How Long to Keep Tax Returns and Other Documents

GEICO Staff

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By Ellise Pierce

Whether it's shoe boxes, plastic bags, or stuffed filing cabinets, we all have different ways of keeping track of documents the IRS requires. It seems that just as many of us have different understandings as to how long we need to hang on to these documents—and which ones. Thankfully, there's some straight up guidance that can help you decide.



"It depends on your tax situation," Marie Kelly, a certified public accountant in Dallas, says. Kelly's CPA firm focuses on tax advisory services for individuals and entrepreneurs. "If it is simple and you just have a W-2, after three years, you may be safe to dispose of your tax documents. However, if you're self-employed, own a small business, or have itemized deductions, you probably want to keep your documents for seven years."

But which documents do you really have to keep, and which ones can you safely toss? It's simple. If you deducted it, then you should be ready to prove it.

"Under audit, the IRS can request copies of your documentation for income and deductions," Kelly says. "Therefore, you should keep anything that's been reported on your tax return that you would have to substantiate."

Whether your papers are in a box in the attic or digitally filed in the cloud or on a flash drive, here's a list of some key documents to keep.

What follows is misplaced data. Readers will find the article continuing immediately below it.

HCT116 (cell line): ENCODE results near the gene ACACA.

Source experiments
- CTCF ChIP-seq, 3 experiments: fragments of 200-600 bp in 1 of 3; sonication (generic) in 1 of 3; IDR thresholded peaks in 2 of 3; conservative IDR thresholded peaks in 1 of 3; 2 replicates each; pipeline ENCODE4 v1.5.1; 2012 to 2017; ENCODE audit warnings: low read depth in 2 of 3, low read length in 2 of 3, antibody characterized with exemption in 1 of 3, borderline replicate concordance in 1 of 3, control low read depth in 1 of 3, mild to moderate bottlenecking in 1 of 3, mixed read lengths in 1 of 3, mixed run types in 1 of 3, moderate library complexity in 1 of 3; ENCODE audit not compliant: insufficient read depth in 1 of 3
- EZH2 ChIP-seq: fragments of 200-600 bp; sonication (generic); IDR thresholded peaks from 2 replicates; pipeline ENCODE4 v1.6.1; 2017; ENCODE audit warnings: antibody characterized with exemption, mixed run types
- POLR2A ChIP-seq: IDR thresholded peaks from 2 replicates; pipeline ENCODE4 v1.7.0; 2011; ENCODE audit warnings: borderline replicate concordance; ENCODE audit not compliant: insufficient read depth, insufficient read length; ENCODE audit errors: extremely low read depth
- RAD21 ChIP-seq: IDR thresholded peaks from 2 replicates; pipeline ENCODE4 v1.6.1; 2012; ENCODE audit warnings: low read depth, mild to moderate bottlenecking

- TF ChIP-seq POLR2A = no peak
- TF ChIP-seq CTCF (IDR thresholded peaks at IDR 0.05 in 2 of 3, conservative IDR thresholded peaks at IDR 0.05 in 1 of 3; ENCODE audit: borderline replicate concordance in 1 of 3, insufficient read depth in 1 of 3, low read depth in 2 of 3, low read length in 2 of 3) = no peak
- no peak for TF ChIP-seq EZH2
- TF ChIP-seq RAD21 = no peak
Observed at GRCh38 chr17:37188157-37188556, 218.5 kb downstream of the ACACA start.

Old Tax Returns

You'll need something to show that you filed your annual return, so keep the certified letter receipt if you snail-mailed. Hold onto the document that says "filed and accepted by the IRS" if you sent in your return electronically.

Stock Purchases

Keep records of your stock trades, Kelly says. If you're buying and selling stocks, you may have to pay taxes to the IRS. Sale price is always reported, but your purchase price may not be available to the reporting brokerage. So, it behooves you to keep your originals.

Annual Bank Interest Statements

By law, the interest incomes from checking and savings accounts are reported to the IRS. Should the bank-reported amount be in error, it's up to you to prove otherwise. "If you don't have the documents, you have to go with what's reported to the IRS," Kelly says.

Home & Property Documents

There are some deductions available to homeowners, and you must have the documentation saved if you claim them. "You can deduct your property taxes paid each year as long as you have the receipt proving payment," Kelly says. If you buy, sell, or refinance your house, keep your closing statements, mortgage documents, and receipts for any home improvements.

Charitable Giving

If you take an itemized deduction for donations of goods (old clothes, furniture, etc.), you have to show what you gave, its worth, and a receipt from the charity. If you make a donation of more than $250 in cash, you need a receipt, and you should keep it.

Meals and Entertainment

"If a deduction is taken for business meals and entertainment, keep the receipt and document the business purpose, who was in attendance, and a description of the business discussion," Kelly says.

Tax season is a good time to reevaluate your finances, including your insurance coverage. Get a free quote for auto, homeowners, or renters insurance on Geico.com to see how much you could save.

Originally published on GEICO.

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